for (int i = 0; i < iterations; i++)
            {
                if (x.Length > NotExistIndex)
                {
                    int y = x[NotExistIndex];
                }
            }
            st.Stop();
            Console.WriteLine("Without_Try_NotExist({0}) = {1}", iterations, st.Elapsed);
        }

        private static void Without_Try_NotExist_Not(int iterations)
        {
            Stopwatch st = new Stopwatch();
            st.Start();
            for (int i = 0; i < iterations; i++)
            {
                if (!(x.Length <= NotExistIndex))
                {
                    int y = x[NotExistIndex];
                }
            }
            st.Stop();
            Console.WriteLine("Without_Try_NotExist_Not({0}) = {1}", iterations, st.Elapsed);
        }

        private static void Try_Exist(int iterations)
        {
            Stopwatch st = new Stopwatch();
            st.Start();
            for (int i = 0; i < iterations; i++)
            {
                try
                {
                    int y = x[ExistIndex];
                }
                catch (Exception)
                {
                }
            }
            st.Stop();
            Console.WriteLine("Try_Exist({0}) = {1}", iterations, st.Elapsed);
        }

        private static void Without_Try_Exist(int iterations)
        {
            Stopwatch st = new Stopwatch();
            st.Start();
            for (int i = 0; i < iterations; i++)
            {
                if (x.Length > ExistIndex)
                {
                    int y = x[ExistIndex];
                }
            }
            st.Stop();
            Console.WriteLine("Without_Try_Exist({0}) = {1}", iterations, st.Elapsed);
        }

        private static void Without_Try_Exist_Not(int iterations)
        {
            Stopwatch st = new Stopwatch();
            st.Start();
            for (int i = 0; i < iterations; i++)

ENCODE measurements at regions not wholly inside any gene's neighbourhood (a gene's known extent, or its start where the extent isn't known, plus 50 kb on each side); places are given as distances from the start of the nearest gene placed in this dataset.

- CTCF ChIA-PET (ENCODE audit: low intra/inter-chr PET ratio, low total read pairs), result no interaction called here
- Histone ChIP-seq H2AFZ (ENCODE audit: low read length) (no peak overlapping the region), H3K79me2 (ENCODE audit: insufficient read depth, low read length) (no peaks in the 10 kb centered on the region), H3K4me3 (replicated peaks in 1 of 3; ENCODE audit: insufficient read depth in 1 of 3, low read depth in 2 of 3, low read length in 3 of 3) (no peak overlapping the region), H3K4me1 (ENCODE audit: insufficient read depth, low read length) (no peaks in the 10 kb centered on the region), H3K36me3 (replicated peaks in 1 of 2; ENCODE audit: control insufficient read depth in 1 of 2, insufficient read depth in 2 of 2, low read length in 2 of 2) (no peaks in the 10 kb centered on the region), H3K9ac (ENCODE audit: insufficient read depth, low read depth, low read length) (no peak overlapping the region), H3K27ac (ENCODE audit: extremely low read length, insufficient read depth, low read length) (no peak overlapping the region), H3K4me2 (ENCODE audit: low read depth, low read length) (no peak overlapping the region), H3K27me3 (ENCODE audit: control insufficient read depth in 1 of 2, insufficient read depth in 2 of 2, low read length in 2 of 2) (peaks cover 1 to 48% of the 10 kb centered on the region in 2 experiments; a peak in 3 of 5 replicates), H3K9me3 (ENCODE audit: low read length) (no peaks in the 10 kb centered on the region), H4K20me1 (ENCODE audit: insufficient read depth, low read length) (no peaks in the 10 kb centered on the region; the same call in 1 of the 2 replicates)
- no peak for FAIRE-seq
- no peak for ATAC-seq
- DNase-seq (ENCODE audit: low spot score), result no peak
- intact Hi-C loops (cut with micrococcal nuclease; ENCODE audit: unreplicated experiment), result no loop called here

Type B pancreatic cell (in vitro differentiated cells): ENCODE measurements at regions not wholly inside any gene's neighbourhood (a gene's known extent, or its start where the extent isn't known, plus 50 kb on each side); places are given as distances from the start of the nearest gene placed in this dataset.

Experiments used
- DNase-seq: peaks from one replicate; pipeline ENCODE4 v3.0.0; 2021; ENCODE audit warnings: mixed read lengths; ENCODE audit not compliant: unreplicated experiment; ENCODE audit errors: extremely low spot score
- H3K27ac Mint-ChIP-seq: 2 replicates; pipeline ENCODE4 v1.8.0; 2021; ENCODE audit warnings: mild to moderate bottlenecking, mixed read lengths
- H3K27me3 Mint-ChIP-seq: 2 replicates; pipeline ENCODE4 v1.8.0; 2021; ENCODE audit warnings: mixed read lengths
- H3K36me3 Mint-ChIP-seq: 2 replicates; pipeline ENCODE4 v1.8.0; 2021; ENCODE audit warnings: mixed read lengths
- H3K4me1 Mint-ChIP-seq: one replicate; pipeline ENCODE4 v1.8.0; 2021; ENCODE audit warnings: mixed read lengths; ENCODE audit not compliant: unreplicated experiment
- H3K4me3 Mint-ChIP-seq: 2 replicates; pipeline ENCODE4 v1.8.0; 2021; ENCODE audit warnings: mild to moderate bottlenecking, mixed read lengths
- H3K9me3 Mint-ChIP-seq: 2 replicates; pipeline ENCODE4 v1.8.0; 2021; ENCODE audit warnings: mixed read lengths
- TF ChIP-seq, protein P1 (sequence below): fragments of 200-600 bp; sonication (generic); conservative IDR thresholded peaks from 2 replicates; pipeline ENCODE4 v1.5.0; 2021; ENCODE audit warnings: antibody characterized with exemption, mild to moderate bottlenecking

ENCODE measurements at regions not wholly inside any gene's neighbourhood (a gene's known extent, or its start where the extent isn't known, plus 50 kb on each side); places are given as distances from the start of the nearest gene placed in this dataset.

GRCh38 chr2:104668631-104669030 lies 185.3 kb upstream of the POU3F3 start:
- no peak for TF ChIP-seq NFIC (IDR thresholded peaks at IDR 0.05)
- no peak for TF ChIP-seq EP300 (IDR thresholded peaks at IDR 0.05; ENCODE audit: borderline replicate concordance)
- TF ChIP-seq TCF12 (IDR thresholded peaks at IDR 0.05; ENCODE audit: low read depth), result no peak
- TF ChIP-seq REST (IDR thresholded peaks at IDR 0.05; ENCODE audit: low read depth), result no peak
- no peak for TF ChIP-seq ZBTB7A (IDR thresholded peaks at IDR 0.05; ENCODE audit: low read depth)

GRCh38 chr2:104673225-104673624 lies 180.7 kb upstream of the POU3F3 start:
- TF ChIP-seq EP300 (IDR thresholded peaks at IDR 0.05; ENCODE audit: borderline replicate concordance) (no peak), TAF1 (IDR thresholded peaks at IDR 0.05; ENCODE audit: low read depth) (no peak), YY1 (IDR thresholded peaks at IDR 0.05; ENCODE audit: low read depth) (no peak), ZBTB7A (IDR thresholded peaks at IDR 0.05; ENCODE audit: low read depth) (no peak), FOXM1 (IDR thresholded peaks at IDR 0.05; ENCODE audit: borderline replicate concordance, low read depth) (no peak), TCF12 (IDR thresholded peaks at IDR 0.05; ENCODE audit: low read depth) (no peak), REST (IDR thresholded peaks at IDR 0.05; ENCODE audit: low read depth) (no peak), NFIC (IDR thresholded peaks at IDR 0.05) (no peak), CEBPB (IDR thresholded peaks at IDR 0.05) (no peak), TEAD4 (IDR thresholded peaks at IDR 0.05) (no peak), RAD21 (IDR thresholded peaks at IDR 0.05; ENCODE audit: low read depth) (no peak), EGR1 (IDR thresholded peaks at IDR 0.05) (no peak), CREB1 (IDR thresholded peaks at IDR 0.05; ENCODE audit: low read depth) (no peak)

{
                if (!(x.Length <= ExistIndex))
                {
                    int y = x[ExistIndex];
                }
            }
            st.Stop();
            Console.WriteLine("Without_Try_Exist_Not({0}) = {1}", iterations, st.Elapsed);
        }

        static void Main(string[] args)
        {
            Console.WriteLine("The case where the key does not exist:");
            Console.WriteLine("1,000 iterations:");
            Try_NotExist(1000);
            Without_Try_NotExist(1000);
            Without_Try_NotExist_Not(1000);
            Console.WriteLine("100,000 iterations:");
            Try_NotExist(100000);
            Without_Try_NotExist(100000);
            Without_Try_NotExist_Not(100000);
            Console.WriteLine("1,000,000 iterations:");
            Try_NotExist(1000000);
            Without_Try_NotExist(1000000);
            Without_Try_NotExist_Not(1000000);

            Console.WriteLine("The case where the key does exist:");
            Console.WriteLine("1,000 iterations:");
            Try_Exist(1000);
            Without_Try_Exist(1000);
            Without_Try_Exist_Not(1000);
            Console.WriteLine("100,000 iterations:");
            Try_Exist(100000);
            Without_Try_Exist(100000);
            Without_Try_Exist_Not(100000);
            Console.WriteLine("1,000,000 iterations:");